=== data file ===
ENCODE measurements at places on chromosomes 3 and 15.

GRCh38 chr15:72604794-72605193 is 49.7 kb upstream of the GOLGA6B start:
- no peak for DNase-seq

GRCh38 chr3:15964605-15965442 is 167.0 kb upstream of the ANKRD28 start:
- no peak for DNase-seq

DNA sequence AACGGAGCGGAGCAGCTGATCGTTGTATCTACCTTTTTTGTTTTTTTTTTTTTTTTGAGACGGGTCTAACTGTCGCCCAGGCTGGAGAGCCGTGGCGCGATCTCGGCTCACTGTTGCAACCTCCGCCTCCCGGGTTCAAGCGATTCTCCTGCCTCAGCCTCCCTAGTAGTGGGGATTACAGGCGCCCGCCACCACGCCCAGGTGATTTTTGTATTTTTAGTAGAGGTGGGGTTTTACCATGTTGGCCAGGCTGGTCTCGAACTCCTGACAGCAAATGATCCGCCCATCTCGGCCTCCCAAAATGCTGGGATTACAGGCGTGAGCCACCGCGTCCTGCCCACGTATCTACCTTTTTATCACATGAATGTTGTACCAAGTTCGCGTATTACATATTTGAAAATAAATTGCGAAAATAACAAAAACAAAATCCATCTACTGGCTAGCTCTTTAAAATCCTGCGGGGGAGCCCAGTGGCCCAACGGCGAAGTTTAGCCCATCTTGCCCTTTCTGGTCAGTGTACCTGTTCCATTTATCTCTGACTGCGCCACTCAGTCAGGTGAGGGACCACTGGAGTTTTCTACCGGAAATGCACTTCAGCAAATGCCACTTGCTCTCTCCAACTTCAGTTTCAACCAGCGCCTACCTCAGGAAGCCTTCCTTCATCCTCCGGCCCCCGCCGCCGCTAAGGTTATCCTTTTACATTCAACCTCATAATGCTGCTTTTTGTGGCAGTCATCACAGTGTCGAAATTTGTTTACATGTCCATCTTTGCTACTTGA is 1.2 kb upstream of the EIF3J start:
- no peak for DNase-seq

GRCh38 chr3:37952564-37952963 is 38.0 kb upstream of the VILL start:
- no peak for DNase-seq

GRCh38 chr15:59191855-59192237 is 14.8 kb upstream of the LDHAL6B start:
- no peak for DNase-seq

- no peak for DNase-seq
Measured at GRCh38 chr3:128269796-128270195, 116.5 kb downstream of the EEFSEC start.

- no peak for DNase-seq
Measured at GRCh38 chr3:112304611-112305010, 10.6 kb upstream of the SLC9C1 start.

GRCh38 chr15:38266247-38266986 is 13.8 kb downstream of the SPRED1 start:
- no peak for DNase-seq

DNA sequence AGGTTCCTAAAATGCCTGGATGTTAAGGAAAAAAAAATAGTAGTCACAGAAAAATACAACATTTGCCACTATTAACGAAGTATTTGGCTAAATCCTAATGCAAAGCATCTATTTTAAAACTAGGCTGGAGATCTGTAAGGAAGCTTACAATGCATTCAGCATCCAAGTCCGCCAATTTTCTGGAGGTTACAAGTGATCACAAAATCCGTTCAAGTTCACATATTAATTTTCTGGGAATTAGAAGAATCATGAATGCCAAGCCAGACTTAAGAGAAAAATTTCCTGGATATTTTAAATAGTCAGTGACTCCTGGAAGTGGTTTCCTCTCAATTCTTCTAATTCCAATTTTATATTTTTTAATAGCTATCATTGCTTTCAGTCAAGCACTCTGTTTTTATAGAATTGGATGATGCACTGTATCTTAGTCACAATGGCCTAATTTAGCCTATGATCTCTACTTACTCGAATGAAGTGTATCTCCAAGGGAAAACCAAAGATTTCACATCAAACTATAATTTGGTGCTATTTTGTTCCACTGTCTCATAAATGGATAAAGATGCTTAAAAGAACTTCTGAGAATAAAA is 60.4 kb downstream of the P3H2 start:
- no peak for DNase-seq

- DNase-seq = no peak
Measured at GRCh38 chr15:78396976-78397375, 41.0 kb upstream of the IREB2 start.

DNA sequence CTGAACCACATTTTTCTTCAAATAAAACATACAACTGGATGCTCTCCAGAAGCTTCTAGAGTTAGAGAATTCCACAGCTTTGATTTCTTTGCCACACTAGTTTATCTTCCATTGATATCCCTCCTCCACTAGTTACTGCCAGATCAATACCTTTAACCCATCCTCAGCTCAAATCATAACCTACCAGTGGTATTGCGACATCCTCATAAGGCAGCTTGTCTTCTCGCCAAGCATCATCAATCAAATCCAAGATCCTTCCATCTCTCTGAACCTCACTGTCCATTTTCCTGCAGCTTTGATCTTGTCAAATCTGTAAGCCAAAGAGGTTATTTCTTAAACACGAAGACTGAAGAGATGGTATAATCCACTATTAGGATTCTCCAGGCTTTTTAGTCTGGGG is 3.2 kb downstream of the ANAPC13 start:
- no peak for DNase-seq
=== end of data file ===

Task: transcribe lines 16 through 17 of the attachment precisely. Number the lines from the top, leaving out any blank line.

GRCh38 chr15:38266247-38266986 is 13.8 kb downstream of the SPRED1 start:
- no peak for DNase-seq